It is common cause between lawyers, judges and most of Pakistan that our legal system is broken. And yet nothing ever happens to change that fact. Why is this so? I recently had occasion to examine this issue at a recent conference held at LUMS titled somewhat provocatively, “Arbitration in Pakistan: A lost cause?”
Speaker after speaker made uncontroversial points: the 1940 Arbitration Act is a useless, obsolete statute and needs to be replaced; our courts need to stop seeing arbitration as a bumptious rival and instead encourage the development of alternate dispute resolution strategies; the development of arbitration in Pakistan requires not just a new law but arbitral institutions along the lines of the London Court of International Arbitration (LCIA) and the Singapore International Arbitration Center (SIAC).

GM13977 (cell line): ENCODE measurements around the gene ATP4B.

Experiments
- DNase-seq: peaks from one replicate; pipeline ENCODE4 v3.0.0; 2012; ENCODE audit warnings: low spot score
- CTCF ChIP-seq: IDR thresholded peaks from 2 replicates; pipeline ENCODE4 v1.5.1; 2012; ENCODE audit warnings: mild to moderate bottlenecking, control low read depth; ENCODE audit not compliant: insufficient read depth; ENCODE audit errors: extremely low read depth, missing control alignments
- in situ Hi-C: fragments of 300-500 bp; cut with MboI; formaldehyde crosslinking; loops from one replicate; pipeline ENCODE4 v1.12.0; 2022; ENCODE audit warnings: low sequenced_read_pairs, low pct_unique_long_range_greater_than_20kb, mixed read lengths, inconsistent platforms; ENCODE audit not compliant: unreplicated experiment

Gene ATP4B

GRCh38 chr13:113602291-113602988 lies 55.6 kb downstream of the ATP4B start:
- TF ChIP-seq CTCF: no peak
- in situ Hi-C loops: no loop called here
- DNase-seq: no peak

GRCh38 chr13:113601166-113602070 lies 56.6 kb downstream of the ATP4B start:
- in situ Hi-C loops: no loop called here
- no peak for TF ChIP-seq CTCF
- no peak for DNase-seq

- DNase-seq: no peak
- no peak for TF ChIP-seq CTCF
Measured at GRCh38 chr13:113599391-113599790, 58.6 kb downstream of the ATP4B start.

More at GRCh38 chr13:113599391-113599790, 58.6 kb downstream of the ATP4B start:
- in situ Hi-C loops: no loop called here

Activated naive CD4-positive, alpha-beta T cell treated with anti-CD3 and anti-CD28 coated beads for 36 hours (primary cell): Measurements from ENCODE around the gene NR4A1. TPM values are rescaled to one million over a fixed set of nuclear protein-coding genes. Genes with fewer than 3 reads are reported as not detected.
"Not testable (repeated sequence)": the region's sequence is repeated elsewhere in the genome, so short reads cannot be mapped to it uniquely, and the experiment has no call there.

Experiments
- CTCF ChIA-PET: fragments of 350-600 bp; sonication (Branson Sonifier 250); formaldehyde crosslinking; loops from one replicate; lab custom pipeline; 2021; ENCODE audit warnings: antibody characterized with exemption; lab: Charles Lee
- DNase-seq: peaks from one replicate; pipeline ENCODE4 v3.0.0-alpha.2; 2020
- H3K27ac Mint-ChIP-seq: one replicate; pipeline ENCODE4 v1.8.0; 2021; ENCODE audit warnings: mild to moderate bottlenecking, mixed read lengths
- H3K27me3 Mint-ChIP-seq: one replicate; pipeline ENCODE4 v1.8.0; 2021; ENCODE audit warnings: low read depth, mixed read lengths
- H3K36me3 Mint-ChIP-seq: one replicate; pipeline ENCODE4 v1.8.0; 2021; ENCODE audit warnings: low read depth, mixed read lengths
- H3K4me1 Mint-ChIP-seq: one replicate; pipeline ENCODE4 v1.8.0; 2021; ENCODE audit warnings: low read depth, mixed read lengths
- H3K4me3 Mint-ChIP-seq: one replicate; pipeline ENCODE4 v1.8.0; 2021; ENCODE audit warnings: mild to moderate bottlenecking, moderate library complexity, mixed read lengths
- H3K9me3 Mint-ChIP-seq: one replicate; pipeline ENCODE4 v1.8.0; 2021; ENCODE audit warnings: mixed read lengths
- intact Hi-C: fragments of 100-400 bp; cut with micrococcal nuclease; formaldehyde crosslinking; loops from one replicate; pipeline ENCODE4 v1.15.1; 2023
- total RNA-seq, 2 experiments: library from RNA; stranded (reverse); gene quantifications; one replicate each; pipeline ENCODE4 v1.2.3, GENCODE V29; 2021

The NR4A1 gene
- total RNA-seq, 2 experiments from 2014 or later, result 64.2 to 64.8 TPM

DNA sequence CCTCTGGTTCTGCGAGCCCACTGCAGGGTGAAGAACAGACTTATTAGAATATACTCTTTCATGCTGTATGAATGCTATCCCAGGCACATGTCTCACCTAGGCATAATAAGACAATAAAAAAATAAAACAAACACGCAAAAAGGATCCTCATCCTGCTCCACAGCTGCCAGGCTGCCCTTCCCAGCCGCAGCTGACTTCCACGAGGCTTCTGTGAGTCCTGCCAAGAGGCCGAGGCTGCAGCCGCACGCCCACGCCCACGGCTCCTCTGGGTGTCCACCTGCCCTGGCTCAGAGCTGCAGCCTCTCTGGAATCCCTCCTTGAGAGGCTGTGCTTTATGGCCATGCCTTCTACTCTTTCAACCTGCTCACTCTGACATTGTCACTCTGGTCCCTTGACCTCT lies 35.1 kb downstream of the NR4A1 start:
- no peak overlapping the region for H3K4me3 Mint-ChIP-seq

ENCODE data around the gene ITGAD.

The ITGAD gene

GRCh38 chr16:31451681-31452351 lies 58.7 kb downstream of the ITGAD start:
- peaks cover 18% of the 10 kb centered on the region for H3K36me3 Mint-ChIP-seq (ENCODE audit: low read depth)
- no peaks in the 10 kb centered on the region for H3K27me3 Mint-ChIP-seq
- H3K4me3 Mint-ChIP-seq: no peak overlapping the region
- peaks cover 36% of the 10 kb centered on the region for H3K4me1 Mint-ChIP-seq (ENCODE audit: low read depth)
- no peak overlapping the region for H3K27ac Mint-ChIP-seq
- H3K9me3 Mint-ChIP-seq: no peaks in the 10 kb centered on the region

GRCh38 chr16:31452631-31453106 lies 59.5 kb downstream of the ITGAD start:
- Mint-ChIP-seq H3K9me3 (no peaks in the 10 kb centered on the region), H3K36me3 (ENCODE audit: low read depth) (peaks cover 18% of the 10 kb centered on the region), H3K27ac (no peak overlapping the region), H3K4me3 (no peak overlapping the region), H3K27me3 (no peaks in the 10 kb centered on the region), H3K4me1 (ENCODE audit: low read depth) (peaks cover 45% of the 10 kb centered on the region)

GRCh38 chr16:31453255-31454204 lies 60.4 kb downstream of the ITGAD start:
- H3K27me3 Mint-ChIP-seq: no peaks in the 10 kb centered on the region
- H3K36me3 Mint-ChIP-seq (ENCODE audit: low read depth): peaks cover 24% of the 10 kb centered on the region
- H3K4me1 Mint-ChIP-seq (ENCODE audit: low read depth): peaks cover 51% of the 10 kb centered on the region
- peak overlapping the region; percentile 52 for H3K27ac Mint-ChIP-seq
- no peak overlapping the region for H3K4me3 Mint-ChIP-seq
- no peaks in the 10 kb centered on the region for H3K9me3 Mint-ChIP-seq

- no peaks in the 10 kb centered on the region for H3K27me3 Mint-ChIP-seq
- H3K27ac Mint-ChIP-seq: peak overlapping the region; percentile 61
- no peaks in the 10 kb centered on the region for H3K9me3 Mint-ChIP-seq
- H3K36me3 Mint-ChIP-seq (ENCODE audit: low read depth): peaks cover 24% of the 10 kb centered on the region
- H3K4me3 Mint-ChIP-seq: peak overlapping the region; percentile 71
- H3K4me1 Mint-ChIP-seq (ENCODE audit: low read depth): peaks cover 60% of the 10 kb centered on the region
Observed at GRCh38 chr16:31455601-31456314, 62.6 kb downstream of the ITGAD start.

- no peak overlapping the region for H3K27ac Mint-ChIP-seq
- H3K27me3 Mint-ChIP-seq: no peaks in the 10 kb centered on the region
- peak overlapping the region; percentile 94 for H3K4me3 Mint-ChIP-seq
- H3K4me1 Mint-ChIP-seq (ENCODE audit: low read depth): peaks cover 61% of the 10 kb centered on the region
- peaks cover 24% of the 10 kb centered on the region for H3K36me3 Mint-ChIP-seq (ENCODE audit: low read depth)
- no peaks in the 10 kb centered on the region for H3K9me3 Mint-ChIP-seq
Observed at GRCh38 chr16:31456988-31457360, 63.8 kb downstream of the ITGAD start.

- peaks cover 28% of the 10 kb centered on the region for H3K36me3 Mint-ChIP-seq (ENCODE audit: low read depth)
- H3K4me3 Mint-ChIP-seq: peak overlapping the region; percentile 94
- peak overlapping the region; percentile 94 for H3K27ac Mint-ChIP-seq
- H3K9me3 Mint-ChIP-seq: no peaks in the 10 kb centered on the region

If I may be forgiven for regurgitating my talk at the conference, I made basically two points. The first point was that Pakistan is not going to be a hot destination on the international arbitration roadmap for a long time to come: in simple terms, we are not a big enough market for anybody to care. And yes, CPEC is bringing in a lot of money to Pakistan but that deal flow is all emanating from one source. We need to worry first about fixing the domestic arbitration ecosystem and then worry about the international arbitration scene.
The second point though was, I think, more interesting. My question was to ask why nobody cares about commercial arbitration in Pakistan.